Supreme Courts of Ohio and Iowa Rule That Pre-Trial Statements Made by a Child Are Generally Inadmissible at Trial If the Police Were Involved in Obtaining the Statements and the Defendant Has Not Had an Opportunity to Cross-Examine the Child; United States Supreme Court Declines to Review Rulings
Hafemeister, Thomas L., Developments in Mental Health Law
The Sixth Amendment's Confrontation Clause guarantees criminal defendants the right to confront and cross-examine witnesses who provide testimony against the defendant. This becomes an issue in criminal trials when victims or witnesses to a crime have previously made statements to someone (e.g., to a police officer or a health care provider) but are unavailable or unwilling to testify at trial. If this person's testimony is essential to the prosecution's case but inadmissible under the Confrontation Clause, the prosecution may not be able to meet the requirement that it prove the defendant's guilt beyond a reasonable doubt. The purpose of the Confrontation Clause and the right to cross-examine witnesses is to assure that the evidence introduced at trial is truthful and accurate by giving defendants an opportunity to test the veracity and reliability of a witness by (1) posing questions to the witness that challenge the witness' recall of events and (2) enabling the jury or judge to observe the demeanor of the witness while providing testimony.
In recent years, the courts have tended to carve out exceptions to this Sixth Amendment right to enable child witnesses to avoid providing trial testimony when it may be a traumatic experience for the child. In Maryland v. Craig, 497 U.S. 836, 840 (1990), the United States Supreme Court held that the Confrontation Clause does not "categorically prohibit" testimony via closed circuit television by a child victim of sexual abuse if in-court testimony would be traumatic for the child. The Court determined that this approach adequately ensured that the testimony was both reliable and subject to rigorous adversarial testing in a manner functionally equivalent to that accorded live, in-person testimony.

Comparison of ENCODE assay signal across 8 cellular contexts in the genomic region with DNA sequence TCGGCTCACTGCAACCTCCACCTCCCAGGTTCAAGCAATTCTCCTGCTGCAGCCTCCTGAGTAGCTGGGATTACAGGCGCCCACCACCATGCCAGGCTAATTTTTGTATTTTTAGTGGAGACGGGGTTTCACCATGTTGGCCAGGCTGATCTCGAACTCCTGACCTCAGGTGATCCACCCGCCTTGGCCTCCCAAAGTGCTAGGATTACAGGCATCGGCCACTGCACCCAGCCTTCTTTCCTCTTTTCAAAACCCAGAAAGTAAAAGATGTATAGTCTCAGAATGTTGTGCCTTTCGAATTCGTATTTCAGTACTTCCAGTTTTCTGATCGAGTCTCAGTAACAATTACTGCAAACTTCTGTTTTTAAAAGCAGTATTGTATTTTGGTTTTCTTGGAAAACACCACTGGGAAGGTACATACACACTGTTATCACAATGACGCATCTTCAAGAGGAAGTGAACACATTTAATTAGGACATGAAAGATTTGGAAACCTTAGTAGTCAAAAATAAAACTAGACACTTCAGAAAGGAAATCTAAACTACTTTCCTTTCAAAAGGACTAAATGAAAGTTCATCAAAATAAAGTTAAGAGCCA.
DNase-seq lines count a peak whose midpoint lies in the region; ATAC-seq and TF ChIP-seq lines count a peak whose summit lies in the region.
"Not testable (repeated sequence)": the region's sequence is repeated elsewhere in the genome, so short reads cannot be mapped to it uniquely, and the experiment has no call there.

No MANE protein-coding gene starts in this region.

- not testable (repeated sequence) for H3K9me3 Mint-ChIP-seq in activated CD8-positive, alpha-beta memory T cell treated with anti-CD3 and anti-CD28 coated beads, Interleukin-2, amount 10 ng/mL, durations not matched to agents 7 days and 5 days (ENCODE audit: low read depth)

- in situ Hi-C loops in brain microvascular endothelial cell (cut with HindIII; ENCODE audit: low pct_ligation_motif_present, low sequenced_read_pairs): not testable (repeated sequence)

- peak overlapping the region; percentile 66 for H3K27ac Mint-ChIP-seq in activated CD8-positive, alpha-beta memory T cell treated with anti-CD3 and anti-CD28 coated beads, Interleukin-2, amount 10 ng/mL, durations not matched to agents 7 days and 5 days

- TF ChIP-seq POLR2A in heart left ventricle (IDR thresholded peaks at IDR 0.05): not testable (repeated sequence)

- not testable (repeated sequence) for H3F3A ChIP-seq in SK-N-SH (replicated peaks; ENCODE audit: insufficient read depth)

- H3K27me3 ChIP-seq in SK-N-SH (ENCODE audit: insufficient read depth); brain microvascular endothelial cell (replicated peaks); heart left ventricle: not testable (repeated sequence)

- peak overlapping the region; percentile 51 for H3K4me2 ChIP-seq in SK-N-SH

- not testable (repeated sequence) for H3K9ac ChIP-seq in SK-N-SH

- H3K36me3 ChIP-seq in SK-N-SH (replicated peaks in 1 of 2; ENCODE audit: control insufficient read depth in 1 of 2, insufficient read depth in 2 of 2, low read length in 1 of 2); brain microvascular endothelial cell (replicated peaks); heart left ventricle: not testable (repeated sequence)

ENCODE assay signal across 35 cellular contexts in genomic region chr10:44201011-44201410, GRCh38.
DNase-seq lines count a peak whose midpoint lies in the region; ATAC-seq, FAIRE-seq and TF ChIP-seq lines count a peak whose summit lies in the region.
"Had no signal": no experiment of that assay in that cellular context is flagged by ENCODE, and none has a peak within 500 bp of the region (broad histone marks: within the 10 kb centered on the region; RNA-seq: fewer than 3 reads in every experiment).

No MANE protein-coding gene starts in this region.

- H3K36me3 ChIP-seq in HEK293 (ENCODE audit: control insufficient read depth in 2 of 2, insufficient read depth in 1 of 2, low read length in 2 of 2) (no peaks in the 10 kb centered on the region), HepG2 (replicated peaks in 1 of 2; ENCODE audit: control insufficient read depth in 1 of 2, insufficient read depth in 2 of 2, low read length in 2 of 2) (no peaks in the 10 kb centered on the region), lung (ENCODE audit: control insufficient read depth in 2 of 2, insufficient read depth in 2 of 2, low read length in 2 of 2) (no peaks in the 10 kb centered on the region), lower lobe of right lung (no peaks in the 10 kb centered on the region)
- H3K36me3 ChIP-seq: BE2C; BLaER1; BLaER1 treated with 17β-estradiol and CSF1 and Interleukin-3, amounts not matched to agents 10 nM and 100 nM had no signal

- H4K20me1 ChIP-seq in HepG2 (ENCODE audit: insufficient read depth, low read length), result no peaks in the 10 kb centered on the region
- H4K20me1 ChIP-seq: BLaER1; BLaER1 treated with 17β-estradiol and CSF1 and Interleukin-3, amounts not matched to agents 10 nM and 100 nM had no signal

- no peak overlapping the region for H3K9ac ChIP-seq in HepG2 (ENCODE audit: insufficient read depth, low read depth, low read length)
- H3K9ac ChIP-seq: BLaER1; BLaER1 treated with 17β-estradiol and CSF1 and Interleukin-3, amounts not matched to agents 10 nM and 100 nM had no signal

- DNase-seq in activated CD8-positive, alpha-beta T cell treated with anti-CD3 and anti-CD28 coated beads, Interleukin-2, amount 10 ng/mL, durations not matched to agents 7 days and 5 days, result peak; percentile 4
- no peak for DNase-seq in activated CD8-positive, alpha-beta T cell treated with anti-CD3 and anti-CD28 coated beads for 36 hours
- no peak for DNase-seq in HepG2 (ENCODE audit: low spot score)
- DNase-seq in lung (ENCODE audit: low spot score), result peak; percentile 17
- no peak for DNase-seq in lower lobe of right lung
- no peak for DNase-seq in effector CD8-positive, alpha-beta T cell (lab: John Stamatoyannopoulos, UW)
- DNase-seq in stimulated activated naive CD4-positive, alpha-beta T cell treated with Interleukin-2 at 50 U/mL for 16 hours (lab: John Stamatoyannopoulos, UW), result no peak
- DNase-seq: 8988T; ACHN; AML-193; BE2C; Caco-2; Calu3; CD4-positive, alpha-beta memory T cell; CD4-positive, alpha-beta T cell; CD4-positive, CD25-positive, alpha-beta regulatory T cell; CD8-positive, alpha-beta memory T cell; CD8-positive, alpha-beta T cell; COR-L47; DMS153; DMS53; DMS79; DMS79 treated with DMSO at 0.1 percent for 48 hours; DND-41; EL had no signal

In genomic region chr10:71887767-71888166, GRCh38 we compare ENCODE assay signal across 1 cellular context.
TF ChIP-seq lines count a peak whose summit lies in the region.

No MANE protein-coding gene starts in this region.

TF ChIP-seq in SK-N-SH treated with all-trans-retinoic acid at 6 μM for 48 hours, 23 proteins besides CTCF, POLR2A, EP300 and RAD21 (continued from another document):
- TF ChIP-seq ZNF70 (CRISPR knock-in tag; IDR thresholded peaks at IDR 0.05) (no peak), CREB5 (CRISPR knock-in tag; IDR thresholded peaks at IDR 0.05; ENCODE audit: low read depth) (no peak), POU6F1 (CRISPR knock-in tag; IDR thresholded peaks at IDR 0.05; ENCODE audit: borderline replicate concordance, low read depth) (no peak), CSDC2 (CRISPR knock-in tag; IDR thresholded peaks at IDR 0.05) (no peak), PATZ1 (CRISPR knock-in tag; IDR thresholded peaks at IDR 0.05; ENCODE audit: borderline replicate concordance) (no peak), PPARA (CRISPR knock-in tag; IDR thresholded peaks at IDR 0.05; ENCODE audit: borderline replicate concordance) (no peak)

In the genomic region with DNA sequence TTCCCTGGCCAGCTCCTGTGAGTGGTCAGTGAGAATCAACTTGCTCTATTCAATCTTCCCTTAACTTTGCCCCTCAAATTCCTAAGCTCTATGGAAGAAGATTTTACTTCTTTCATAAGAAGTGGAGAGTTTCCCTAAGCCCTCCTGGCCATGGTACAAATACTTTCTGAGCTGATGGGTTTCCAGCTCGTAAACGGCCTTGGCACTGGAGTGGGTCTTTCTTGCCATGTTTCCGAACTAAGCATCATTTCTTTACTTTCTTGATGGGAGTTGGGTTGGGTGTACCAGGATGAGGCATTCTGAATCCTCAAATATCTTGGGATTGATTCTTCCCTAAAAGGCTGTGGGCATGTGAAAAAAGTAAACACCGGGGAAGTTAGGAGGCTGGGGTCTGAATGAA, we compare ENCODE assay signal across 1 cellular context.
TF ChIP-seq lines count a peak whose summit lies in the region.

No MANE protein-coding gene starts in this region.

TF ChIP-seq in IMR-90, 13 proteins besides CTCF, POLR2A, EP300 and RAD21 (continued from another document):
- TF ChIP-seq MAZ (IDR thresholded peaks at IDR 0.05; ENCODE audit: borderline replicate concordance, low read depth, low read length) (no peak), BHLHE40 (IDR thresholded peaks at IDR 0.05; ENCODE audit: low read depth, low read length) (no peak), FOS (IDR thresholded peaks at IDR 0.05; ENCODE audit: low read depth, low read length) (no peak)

However, in Crawford v. Washington, 541 U.S. 36 (2004), the Supreme Court established that the test for determining …
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Publication information: Article title: Supreme Courts of Ohio and Iowa Rule That Pre-Trial Statements Made by a Child Are Generally Inadmissible at Trial If the Police Were Involved in Obtaining the Statements and the Defendant Has Not Had an Opportunity to Cross-Examine the Child; United States Supreme Court Declines to Review Rulings. Contributors: Hafemeister, Thomas L. - Author. Magazine title: Developments in Mental Health Law. Volume: 27. Issue: 2 Publication date: July 2008. Page number: 66+. © 2009 Institute of Law, Psychiatry & Public Policy. COPYRIGHT 2008 Gale Group.
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